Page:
Fundraising — FAQs
BoardSource has been answering governance-related questions posed by nonprofit leaders for more than 30 years. Here are our answers to some of the most frequently asked questions about fundraising issues.
- Tax-deductible donations are contributions to charitable causes and are not taxed because they improve the general public good and do not benefit the taxpayer personally.
- Gifts that are given to a qualified nonprofit organization, for which the donor receives no premiums in return, are considered tax-deductible. If the donor receives something in return for the donation, the difference between the amount of the donation and the value of the item received in return is deductible.
- All charitable 501(c)(3) organizations (churches, hospitals, universities, arts institutions, and so on) can receive tax-deductible donations. Contributions to 501(c)(4) organizations (civic leagues and many social welfare organizations), with the exception of veterans organizations, and 501(c)(6) organizations (trade associations and business leagues) generally are not tax-deductible, but can sometimes be considered a business expense.
Take advantage of all the helpful references at the Foundation Center site. Among other things, you will find directories of foundations by mission area, free tutorials on grant writing, and numerous sample documents relating to funding and fundraising.
Your community foundation may be a good place to contact. Community foundations generally serve local organizations through funding and special programs. To find your community foundation, use the locator on the Council on Foundations Web site or search GuideStar.
Your local United Way chapter may be a resource as well. Equally, numerous local businesses are interested in building the community and providing resources. Many major companies have their own foundations dedicated to assist nonprofits or specific causes.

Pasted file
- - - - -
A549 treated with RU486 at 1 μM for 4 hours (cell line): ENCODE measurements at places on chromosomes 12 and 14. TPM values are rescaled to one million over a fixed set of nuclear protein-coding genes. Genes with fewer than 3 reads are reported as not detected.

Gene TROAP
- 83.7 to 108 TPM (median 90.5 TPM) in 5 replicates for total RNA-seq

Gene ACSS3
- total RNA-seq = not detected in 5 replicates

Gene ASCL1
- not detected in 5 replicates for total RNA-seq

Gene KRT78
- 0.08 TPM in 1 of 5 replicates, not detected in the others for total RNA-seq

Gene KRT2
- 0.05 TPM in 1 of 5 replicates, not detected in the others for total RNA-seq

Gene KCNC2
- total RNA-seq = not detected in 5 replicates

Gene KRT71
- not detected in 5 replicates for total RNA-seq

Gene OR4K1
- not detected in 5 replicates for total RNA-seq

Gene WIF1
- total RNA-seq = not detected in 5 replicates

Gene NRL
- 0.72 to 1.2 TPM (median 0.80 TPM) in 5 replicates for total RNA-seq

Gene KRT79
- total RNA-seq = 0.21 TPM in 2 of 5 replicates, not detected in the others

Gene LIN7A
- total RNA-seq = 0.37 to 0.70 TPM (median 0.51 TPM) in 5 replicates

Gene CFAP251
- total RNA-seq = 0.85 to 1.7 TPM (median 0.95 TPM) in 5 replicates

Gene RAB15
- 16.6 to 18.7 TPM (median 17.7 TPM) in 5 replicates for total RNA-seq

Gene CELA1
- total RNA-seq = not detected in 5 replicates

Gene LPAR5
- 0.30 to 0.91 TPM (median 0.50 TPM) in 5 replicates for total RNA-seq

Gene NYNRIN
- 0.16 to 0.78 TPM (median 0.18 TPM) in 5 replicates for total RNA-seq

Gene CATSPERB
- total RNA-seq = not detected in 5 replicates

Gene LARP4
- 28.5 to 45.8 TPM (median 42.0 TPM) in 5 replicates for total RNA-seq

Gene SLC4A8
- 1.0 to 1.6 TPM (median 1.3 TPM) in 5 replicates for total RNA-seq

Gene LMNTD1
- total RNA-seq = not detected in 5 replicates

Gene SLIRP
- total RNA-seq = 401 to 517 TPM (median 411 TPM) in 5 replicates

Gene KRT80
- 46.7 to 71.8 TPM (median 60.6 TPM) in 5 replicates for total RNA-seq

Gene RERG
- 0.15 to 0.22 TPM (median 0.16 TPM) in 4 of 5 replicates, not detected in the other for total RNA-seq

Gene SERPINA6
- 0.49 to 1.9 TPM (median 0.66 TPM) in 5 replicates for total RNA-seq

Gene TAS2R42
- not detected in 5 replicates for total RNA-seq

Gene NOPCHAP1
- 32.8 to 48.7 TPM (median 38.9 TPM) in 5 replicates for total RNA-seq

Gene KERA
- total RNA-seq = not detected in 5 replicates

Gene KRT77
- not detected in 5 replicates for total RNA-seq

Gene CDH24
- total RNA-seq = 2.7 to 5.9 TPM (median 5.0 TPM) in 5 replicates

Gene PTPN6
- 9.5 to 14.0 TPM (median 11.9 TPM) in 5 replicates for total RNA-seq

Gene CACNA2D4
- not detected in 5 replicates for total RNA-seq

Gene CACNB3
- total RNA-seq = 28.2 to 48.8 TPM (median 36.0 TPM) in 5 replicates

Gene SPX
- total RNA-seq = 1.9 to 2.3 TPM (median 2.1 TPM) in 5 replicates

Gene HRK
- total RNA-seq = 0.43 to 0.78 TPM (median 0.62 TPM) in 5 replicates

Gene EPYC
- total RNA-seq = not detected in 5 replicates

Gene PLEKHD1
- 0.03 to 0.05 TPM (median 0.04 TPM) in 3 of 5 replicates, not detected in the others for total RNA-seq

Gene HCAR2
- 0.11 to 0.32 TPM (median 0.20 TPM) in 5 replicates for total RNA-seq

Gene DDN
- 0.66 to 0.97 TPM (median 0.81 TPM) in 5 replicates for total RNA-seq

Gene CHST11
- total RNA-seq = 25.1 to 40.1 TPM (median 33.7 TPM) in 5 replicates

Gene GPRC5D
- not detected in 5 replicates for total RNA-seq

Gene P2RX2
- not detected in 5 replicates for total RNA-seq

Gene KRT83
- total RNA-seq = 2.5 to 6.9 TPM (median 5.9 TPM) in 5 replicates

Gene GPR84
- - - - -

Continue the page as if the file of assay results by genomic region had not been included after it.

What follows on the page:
Restricted grants refer to contributions and donations that arrive with strings attached.
These restrictions can determine for what purpose the money can be spent, when it can be used, or whether matching grants are required to make the funds available.
One of the most common misperceptions about fundraising is that it is begging. It is not.
No organization is able to function without money. Raising funds is one of the most important activities a board member can engage in to show their own enthusiasm about the organization and its programs. Giving money to a cause is equally important. However, most people do not give unless someone asks them to give.
More and more funders pay special attention to the governance of the organizations they consider funding. In the eyes of funders a good board adds value to the organization by improving its ability to advance its mission and honor its purpose while ensuring accountability, setting strategy, demonstrating leadership, and ensuring proper oversight. In addition to providing a list of your board members, you might do the following:
- Embrace purpose-driven board leadership.
- Emphasize the diversity and inclusiveness of your board.
- Indicate that your board has a good sense of the mission and collective purpose of the organization.
- Show how board members are personally involved in promoting your organization.
- Demonstrate that the board has chosen a strong chief executive to manage your organization.
- Show how the board and the chief executive form a solid partnership.
- Point out that your board financially supports the organization (e.g., 100 percent of the board’s members contribute).
Most board members understand how important personal contributions can be to carrying out their fundraising responsibilities. It is difficult to ask for a gift if you yourself have not contributed. Usually, board members have differing giving abilities, so a standard gift for all board members is not necessarily appropriate. One option is to ask all board members to make a personally significant financial contribution.
A case for support, sometimes called a case statement, is a document that provides the rationale and justification of a fundraising effort. It can make a case for a specific program or project, or it can advocate for general operating support. It focuses on a dilemma that needs to be fixed and explains the organization’s proposed resolution.
A well-structured case for support is the key document to any grant proposal or capital campaign and is a helpful tool for board members when they talk with potential donors.
A Donor Bill of Rights helps leaders understand donor expectations while bolstering donor confidence. It also outlines the donor’s right to receive proper recognition, gain access to the organization’s financial statements, obtain information on how funds are being distributed, and stay anonymous if desired.
A full text is available on the Association of Fundraising Professionals website.